What is a cultural landscape?

 

Originating in the early 20th century, the term cultural landscape was first brought to prominence by UNESCO at the World Heritage Convention in 1992. Most simply, a cultural landscape is one shaped by both nature and human action. As such, most of the Earth’s surface is made up of ‘cultural landscapes’ resulting from the interaction of people with their environment. These landscapes are constructed from people’s lives, their perceptions and are often fundamental to people's sense of identity and well-being.  Fundamentally, the concept of cultural landscapes recognises that human actions, of all kinds, cannot be divorced from other aspects of these landscapes, including their ecology, heritage, economics, along with other aspects such as communities’ belief systems. More recently, the 'Millennium Ecosystem Assessment' undertaken by the UN, further recognises that the value(s) of such landscapes, particularly in providing well-being, cannot be divorced from their other roles or economic value when considering their signifcance and management. Combined, this is sometimes thought of as the 'Natural Capital' of landscapes. 

 

In 2000, the Council of Europe recognised the importance of managing cultural landscapes more effectively. This led to the European Landscape Convention (ratified by France, Spain and the UK in 2006) which has influenced government policy and underpins a European emphasis on developing ways to manage landscapes in a sustainable framework.  

 

This project recognises that oppida, as a form of archaeological monument, are unusual in representing both specific ‘sites’ but also, because of their scale and roles in the past (often 10s or 100s of hectares), representing cultural landscapes in themselves. They, therefore, pose a particular challenge and opportunity for us to explore how people perceive such landscapes and how we might manage them in more integrated ways.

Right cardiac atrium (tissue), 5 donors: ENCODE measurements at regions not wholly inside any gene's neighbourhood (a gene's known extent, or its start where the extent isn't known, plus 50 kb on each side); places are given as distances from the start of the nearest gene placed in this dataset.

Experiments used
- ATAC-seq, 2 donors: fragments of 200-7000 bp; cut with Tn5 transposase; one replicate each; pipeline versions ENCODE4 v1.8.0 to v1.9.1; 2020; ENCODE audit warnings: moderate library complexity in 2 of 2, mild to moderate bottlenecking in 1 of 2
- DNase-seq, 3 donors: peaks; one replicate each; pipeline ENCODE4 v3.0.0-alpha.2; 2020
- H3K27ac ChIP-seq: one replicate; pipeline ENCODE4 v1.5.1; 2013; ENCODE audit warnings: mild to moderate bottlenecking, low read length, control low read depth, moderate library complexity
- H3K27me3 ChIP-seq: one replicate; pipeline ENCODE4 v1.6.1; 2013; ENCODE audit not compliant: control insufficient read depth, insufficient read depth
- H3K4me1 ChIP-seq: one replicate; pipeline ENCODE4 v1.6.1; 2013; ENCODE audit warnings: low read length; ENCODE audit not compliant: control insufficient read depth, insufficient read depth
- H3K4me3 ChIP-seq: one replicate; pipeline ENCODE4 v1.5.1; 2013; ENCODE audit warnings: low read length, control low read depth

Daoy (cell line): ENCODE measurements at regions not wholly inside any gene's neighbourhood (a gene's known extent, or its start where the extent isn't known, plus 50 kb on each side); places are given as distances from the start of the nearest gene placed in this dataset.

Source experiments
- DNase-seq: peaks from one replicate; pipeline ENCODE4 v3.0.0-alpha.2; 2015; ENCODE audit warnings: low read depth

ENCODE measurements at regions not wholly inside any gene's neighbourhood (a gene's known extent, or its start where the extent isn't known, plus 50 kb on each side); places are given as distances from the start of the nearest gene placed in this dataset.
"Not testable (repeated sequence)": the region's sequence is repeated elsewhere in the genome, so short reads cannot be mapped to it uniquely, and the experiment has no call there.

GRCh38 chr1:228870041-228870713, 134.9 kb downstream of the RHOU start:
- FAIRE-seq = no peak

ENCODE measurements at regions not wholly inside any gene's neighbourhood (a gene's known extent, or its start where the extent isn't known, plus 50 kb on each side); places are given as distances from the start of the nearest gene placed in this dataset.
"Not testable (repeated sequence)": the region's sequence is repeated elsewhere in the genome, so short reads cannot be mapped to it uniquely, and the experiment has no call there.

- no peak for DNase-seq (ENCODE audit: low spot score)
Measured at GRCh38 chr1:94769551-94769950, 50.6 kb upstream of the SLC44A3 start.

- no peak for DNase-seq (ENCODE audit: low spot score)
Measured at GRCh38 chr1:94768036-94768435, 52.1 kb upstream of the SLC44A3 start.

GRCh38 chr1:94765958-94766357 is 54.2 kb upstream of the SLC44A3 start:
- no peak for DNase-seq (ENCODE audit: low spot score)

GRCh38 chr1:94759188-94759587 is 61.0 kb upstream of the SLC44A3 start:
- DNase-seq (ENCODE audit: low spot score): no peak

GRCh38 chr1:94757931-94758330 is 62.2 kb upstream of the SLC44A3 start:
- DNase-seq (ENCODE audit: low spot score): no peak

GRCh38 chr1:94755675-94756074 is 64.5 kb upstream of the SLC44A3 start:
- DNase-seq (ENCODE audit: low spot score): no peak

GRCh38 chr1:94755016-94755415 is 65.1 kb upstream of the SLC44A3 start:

The Bagendon landscape

Exploring the Bagendon landscape (Gloucestershire, UK)

Ulaca entryway

The Ambles valley from entrance to Ulaca oppidum (Avila, Spain)

Further reading:

(click underlined text for links)

Council of Europe, 2000, European Landscape Convention available at: https://rm.coe.int/CoERMPublicCommonSearchServices/DisplayDCTMContent?documentId=09000016802f80c6

UNESCO 2009. World Heritage Cultural Landscapes A Handbook for Conservation and Management

 

Fairclough, G. and Rippon, S. 2002. Europe's cultural landscape : Archaeologists and the management of change. Brussels : Europae Archaeologiae Consilium

 

Natural England (2010) guidelines: European Landscape Convention

Millennium Ecosystem Assessment

 

  • Twitter Clean

Follow us

© ©2015 REFIT Project

This site was designed with the
.com
website builder. Create your website today.
Start Now